I wanted to introduce the idea for a metric that may be useful for discretionary traders, and yes, even system traders. The idea stems from this idea that markets make transitional moves that can be captured in real-time and jumps which can only be captured if positioned in advance. The percentage of moves that occur from jumps versus slower progressions can be viewed as a measure of market efficiency.
Let’s step back for a moment, a common question for futures day traders is what instruments should one focus on? One way to look at it is by looking at the average dollar range for the instrument which is point value times the average daily range. However, if most of those moves are the result of “jumps” that cannot be captured then it may suggest a lower theoretical profit potential.
The next question is what do we consider a jump vs a progression? There are a lot of possibilities. The idea of a jump is obviously a fast movement but also a large movement. Jumps are, also, relevant for market timing on a longer time scales. The measure of jumps to transitions can also be used to evaluate whether or not a quantitative edge or system is more or less likely to be improved with discretion. Systems that profit more from jumps have lower potential to be improved via discretion. Again, how we measure jumps is I think subjective because it depends on our ability to react. However, one measure might be some standardized unit of volatility or market movement exceeding a threshold in time or price. Alternatively we might only want to look at movements that extend ranges. Of course, one can take this idea and play with it, one might want to look at the possibility of adverse jumps.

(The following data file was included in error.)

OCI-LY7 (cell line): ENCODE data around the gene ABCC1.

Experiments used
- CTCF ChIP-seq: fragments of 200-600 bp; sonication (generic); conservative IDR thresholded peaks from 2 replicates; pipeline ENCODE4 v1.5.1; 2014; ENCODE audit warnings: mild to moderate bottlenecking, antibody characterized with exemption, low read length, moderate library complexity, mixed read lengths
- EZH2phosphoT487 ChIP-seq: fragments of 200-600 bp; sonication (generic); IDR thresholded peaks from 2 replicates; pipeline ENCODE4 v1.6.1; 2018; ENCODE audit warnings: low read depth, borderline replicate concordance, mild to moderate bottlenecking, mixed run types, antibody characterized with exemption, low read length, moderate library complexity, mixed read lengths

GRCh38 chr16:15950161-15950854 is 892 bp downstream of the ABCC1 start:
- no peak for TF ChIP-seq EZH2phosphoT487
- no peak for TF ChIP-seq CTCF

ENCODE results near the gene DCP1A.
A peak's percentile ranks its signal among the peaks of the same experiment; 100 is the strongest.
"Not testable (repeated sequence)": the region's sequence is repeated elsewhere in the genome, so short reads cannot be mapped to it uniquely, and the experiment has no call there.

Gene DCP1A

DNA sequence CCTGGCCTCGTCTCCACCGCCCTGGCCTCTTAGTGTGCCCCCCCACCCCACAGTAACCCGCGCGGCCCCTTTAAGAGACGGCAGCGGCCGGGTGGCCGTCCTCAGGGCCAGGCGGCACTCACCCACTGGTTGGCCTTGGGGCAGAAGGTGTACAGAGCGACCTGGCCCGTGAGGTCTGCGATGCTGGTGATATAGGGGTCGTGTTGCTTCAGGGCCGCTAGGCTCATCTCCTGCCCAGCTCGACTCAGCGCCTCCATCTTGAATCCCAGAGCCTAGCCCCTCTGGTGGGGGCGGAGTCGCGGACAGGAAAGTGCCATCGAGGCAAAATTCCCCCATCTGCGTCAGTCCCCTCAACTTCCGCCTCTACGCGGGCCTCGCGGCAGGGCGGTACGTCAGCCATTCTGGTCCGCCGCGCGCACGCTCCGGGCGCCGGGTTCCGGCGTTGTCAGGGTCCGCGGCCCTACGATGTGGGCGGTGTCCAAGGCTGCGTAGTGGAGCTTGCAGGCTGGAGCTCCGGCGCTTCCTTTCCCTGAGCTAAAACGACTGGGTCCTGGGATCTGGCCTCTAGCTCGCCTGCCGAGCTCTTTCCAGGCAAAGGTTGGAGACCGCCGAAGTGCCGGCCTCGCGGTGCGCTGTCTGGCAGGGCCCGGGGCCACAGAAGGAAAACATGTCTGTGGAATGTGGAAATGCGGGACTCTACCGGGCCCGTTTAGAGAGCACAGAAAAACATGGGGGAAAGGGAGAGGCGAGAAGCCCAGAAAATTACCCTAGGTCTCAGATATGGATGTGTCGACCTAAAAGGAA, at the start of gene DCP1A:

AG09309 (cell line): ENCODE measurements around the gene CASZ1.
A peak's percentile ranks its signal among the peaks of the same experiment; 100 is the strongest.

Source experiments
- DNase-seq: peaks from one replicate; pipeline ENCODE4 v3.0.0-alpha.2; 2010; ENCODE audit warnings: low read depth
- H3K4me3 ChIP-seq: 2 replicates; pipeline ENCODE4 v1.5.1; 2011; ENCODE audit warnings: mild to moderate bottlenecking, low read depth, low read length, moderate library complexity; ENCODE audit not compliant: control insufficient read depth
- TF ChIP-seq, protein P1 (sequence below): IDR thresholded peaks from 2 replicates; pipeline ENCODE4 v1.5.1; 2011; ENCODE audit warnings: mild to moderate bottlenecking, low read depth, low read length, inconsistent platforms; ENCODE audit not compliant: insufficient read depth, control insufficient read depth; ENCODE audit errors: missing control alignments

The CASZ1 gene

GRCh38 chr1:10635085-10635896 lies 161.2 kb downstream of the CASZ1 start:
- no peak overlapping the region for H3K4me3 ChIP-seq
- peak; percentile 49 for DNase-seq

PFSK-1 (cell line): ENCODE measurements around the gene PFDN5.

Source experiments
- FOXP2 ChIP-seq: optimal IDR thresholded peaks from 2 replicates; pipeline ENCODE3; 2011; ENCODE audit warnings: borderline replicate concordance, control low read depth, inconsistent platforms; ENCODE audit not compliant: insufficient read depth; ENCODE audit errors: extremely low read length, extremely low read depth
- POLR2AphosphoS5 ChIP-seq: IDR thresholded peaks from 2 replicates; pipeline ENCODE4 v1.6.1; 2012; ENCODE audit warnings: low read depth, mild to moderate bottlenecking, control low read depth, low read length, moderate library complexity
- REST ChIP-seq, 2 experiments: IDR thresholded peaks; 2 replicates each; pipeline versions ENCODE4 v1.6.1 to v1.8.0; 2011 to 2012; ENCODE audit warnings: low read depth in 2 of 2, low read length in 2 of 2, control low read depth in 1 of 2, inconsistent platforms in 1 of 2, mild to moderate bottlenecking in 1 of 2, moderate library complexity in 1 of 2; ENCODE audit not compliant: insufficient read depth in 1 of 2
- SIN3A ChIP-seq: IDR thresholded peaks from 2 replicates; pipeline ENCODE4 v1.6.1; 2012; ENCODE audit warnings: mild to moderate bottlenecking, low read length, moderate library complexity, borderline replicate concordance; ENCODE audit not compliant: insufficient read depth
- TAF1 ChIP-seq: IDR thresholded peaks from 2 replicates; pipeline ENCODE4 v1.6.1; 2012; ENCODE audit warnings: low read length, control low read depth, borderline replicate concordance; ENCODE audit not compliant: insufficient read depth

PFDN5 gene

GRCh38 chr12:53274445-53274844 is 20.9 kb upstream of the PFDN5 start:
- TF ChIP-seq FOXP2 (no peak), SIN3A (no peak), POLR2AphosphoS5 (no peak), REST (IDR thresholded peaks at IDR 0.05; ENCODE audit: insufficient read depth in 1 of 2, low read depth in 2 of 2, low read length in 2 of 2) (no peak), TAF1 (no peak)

Now, to be honest, a discretionary trade can also trade for jumps and probably there is some need to capture jumps inherent for most traders. But, I still think there may be value in this idea especially in terms of thinking about movements that are too fast to take advantage of. In addition, if a trader or system is trading for jumps versus transitions then one will probably need to take a greater risk.
The author is passionate about markets. He has developed top ranked futures strategies. His core focus is (1) applying machine learning and developing systematic strategies, and (2) solving the toughest problems of discretionary trading by applying quantitative tools, machine learning, and performance discipline. You can contact the author at firstname.lastname@example.org.
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